Melissa Dilger

 

How old were you when you knew photography was for you? How did you get into it?

 

Haha, that is indeed a funny question. I think I have followed around my friends and family with my nosey "point and shoot" for as long as I could possibly remember! Grammar school and beyond - disposable camera after disposable camera.

At the time, I hadn't realized the value in what I was doing. At that time I was just capturing the room how I felt it, how It looked to me. And then one day I realized it wasn’t that spontaneous at all, I was in fact developing my own technique - my own style of seeing every detail around me. I preferred the candid moments, those that are really real, not a stagnant group shot in front of some poorly lit background with a bunch of cheesy smiles that look the same in every snap... (not that I don’t adore a well documented hudle among those I consider important in my life! haha) but ideally, I am after what was really going on. I want to SEE that room, or that vacation, or that memory. Not try to decipher what a caption is trying to tell me and act like I am reliving it completely. The only way to see something as it is, is to look for those unplanned elements, the moments before the group huddles close for "that one" shot. I find my inspiration there, and that’s what set me on my course even back then.

I had worked at Jive Records for 4 years prior to my "official" launch into this photography realm - The creative department dream of a lifetime. I was constantly inspired, always learning, and thrown right into the fire of photography and all of its elements before I had enough time to actually blink. I think it happened because it was supposed to. Not that I had actually set out for it. I just let the cameras and the opportunities find me.

I started finding an appeal in reviewing other colleagues work when I could really feel what a person was feeling in the photograph through the tiniest unplanned portrayal of information. Perhaps in someone's closed eyes, a smile off in the distance, a hair out of place - it was these in-between "stolen moments" that drew me closer into this line of work. I wanted to set out to find these things each and every time I picked up my camera and focused my lens. Suddenly I wanted to be the one to survey it and spread the emotion to other people.

 

Biggest influences?

 

The history in my family, for starters. I come from a long line of creative family members - and that was really key in my up-bringing. I think having my grandparents hand me crayons and tell me it was "ok to color outside the lines’"was what put the wheels in motion. Strange how I so vividly still remember that.

I also have to admit that my fiance, Luke Ditella, has been a tremendous influence and support - I have one particular photo I look at of him that marks (to me) when I was going to start to take this photography business more seriously. I didn’t realize what I had in my skillset till I tried it out on him - he is never afraid to be my guinea pig - It is all about challenging myself and trying new ideas, angles and light sources - and he is forever patient with me while I am finding my own way.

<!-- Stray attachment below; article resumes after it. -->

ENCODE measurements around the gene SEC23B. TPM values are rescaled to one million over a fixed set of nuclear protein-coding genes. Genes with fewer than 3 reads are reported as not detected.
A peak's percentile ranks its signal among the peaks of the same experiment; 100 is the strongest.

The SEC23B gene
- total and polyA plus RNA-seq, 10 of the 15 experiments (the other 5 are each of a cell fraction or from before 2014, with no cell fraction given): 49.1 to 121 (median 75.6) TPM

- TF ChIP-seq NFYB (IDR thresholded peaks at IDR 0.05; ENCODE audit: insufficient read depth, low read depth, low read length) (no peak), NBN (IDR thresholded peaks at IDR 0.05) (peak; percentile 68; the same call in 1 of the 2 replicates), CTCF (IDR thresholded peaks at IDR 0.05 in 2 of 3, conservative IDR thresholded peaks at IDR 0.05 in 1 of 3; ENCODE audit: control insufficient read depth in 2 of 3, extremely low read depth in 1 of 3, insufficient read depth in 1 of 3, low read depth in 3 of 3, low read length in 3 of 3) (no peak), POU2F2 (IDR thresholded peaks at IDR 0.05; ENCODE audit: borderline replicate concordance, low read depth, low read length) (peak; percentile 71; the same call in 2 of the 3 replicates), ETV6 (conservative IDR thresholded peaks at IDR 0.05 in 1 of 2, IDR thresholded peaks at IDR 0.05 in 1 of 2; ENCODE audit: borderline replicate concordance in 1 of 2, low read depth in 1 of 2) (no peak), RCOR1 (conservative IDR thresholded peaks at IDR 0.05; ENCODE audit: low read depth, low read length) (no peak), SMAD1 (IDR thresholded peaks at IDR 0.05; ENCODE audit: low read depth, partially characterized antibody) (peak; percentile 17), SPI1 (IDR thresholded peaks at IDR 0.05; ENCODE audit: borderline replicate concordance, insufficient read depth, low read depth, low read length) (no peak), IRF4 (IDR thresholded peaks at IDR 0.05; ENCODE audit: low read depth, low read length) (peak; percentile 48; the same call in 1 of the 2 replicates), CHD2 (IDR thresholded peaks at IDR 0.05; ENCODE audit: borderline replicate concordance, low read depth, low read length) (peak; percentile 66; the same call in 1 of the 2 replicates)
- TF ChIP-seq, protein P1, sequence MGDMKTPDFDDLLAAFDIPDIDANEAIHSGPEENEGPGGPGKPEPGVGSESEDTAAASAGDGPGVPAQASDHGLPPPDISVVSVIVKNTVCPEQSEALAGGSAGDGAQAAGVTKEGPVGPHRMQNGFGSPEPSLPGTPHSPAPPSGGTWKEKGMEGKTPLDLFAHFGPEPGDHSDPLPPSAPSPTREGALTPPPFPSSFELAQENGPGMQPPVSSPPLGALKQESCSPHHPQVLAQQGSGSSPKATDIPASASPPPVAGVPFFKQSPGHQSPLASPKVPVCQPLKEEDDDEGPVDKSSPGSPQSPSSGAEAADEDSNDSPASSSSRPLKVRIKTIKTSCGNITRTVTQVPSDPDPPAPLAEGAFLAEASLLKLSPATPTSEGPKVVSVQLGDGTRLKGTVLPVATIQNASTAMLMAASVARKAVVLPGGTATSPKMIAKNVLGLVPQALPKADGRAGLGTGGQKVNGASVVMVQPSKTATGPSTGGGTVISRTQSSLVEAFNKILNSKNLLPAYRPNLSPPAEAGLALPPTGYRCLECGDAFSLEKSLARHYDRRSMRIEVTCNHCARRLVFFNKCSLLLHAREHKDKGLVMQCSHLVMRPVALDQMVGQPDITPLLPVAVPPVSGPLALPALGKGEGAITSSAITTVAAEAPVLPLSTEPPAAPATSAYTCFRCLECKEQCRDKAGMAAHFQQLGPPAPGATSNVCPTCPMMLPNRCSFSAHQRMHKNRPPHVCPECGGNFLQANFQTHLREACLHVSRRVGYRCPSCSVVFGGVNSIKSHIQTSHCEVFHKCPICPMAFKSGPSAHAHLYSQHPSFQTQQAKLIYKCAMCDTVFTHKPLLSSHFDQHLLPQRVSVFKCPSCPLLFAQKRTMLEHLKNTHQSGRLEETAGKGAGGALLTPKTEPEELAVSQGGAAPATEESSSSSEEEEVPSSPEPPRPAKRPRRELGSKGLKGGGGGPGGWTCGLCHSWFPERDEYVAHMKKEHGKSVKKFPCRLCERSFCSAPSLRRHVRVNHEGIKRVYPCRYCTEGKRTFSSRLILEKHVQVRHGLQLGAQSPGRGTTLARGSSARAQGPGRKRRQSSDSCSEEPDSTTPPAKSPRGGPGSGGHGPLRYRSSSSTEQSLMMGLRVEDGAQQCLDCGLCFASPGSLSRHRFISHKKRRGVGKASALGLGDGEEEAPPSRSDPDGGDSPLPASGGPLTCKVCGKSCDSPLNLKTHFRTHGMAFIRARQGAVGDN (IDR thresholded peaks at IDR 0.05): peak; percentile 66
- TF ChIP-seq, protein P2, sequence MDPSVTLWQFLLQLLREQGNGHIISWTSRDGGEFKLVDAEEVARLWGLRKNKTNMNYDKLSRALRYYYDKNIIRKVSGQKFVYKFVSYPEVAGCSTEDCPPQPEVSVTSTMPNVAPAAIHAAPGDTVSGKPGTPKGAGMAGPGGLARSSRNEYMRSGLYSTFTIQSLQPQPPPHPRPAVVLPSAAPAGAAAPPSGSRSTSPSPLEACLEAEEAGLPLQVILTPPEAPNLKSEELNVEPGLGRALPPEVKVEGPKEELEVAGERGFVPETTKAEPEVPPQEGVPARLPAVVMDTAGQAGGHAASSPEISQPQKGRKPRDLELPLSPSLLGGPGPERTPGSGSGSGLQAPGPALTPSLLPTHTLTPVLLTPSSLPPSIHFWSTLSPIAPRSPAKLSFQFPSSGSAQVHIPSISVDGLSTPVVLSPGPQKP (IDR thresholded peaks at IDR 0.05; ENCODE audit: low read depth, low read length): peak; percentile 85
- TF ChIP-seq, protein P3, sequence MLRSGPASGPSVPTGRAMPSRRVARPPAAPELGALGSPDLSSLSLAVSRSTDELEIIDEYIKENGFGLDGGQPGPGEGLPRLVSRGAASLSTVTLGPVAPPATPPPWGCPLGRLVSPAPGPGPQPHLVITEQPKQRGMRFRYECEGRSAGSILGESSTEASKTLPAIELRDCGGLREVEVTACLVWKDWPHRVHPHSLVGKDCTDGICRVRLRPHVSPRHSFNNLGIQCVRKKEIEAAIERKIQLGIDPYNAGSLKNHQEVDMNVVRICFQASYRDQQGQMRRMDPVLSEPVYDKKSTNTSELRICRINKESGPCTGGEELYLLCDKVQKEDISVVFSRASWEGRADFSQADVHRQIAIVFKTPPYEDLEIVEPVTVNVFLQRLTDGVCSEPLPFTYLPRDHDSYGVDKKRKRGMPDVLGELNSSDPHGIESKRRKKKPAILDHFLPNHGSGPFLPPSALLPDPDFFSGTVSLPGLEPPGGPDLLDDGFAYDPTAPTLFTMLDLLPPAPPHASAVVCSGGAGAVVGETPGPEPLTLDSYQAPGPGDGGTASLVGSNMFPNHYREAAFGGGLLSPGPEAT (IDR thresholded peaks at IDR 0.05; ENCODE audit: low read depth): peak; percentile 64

Do you have any advice for aspiring photographers?

 

Don’t give up, don’t stop. The world is always going to be hungry for visual stimulus. I say, keep going. Find someone you admire and follow along through their journey - Find inspiration in your every day. There is no right or wrong when on a creative hunt - there is just finding something else you didn’t know existed... both in yourself, as well as around you. Your audience will recognize that in your work and that is the fuel that keeps the fire going - don’t lose sight of it!

 

When did you realize you had made it as a photographer?

 

Haha! I don’t know if anyone knows if they have ever made it! I think that's the point. EVERYONE is always trying to learn something new. There are endless scenes to set and limitless ways to do it. So much to be studied, so much to try on your own. I think you know you’re right where you need to be when you feel IT. IT tells you you’re going to do something with this talent you have. In my own corner of the world, I feel like I am there. But I also never lose sight of the fact that I still have so far to go - It has been important to maintain the idea that we are all in it together. A creative’s job description is to create! And together this industry does just that. I think if you can network, and then tie it together, you can begin a ripple effect in the business. One that may be setting the stepping stone for some one else. I love that. I think that appreciation is what tells me I am a photographer.

 

What have been your favorite moments as a photographer? (I ask because it is something in your drop down menu on your website...)

 

I think my absolute favourite moments are, honestly, the ones I’ve never captured. There is so much time in a single day where a photography opportunity is missed. I used to be sad about that (even before this was in my line of duty to care). After kicking myself time after time for missing a moment, one day it clicked. I woke up and told myself that my opinion on said "loss" was ridiculous. Existing as a wallflower is no way to understand your subject or your surroundings.. sometimes you have to set the camera down and go out and live these moments yourself. In order to even remember how to find and shoot what it is you are looking for anymore, one still has to get out there and feel it. It is in these, that I am my happiest.

Move over November, it's Movember.
Nineties Nostalgia with Todd Oldham and Cindy Crawford

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